If the circumstances don’t change, attacks become more frequent and increasingly painful, affecting more fingers. In severe cases it leads to skin ulcers or gangrene especially when the work is outside in the cold and wet such as in forestry. The disease affects a huge range of occupations where hand-held vibrating machinery is used, from hedge-trimmers and chainsaws to angle grinders and riveters.
French miners first reported the symptoms of Vibration White Finger in the early 19th century after pneumatic tools were introduced. Professor Loriga recorded similar muscular spasms in the hands of Italian miners in 1911. Seven years later Dr Alice Hamilton identified the link between prolonged use of vibrating hand-tools and VWF in quarry cutters and noted that cold weather severely aggravated the condition.
Despite all this evidence it wasn’t until 1975 that Dr Pelmear and Dr William Taylor developed the Taylor-Pelmear scale to measure the affliction. In 1980, following a research paper by Professor Mike Griffin of Southampton University, VWF became a prescribed industrial disease and the Health and Safety Executive started to examine measures to reduce the incidence of the disease.
By the early 1990’s the difference between VWF, a mainly vascular complaint, and HAVS, which affects both blood vessels and nerves of the hand, wrist and arm, was defined. With all this medical evidence to draw on British Coal was taken to court by seven mine workers severely affected by the disease as a result of prolonged use of chainsaws and drills, the High Court awarded them £127,000. Subsequently the government set up a fund to settle any similar claims and because VWF is a recognized disease, workers affected may be eligible for Industrial Injuries Disablement Benefit.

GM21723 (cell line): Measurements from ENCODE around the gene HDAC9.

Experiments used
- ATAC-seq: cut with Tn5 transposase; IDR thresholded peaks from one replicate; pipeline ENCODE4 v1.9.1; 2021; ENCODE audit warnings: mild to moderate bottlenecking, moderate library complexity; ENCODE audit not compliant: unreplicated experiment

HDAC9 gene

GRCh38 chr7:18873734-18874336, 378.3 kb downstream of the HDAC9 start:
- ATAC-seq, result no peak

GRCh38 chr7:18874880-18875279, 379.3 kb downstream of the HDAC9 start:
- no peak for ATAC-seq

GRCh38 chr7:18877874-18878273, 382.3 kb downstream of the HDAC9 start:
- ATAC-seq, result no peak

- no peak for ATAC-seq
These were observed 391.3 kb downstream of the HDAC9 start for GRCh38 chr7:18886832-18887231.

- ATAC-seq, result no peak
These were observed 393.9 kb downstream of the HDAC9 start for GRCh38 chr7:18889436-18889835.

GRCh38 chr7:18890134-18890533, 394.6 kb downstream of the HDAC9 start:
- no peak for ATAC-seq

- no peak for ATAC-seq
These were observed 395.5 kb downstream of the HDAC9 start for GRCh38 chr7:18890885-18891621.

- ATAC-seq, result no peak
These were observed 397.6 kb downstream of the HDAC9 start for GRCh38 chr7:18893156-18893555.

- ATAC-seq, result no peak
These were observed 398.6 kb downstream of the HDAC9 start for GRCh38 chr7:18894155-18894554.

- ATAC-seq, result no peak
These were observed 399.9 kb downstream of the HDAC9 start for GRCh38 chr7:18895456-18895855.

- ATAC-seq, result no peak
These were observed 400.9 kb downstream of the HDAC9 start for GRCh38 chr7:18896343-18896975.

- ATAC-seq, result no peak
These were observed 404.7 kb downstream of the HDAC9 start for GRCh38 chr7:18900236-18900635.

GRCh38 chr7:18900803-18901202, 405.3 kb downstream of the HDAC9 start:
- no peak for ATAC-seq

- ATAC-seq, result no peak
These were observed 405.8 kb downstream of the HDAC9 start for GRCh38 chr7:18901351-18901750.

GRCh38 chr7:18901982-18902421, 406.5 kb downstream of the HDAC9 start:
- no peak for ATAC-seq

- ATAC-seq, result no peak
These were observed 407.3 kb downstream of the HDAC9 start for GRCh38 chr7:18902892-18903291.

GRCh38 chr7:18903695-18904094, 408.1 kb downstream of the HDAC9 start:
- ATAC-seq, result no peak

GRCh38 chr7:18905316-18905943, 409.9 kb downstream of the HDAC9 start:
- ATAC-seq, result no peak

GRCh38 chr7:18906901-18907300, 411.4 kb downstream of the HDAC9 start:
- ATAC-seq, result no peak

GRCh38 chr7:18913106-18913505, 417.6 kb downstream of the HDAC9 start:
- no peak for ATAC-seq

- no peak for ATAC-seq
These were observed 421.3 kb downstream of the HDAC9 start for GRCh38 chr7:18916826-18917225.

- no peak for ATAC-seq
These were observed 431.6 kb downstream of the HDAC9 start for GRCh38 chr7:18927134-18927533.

In 2002 the European Union passed a Directive governing the minimum health and safety requirements for workers exposed to vibrations. Exposure to vibrating machinery is measured as ‘trigger time’, the amount of time a finger is actually on the ‘on button’. The design of the tool, its age and condition and the way it’s used can vary these measurements enormously. The HSE published a list of tools and their vibration levels with a graph showing the safe limits of a workers daily trigger time.
If you have a history of working with vibrating hand-held tools and think you may suffer from VWF or HAVS, then get it diagnosed. Help yourself by keeping your hands as warm as possible to stop the arteries going into spasm. Some medicines may also help. If you smoke, quit, as this will improve your circulation. Finally stop or reduce the time you use the tools that may be causing the problem. Check what your ‘trigger time’ should be and ensure the equipment is in good order and used correctly, possibly update to a model that vibrates less. If the disease means you can no longer work or it’s severely restricting your livelihood then explore pursuing a compensation claim.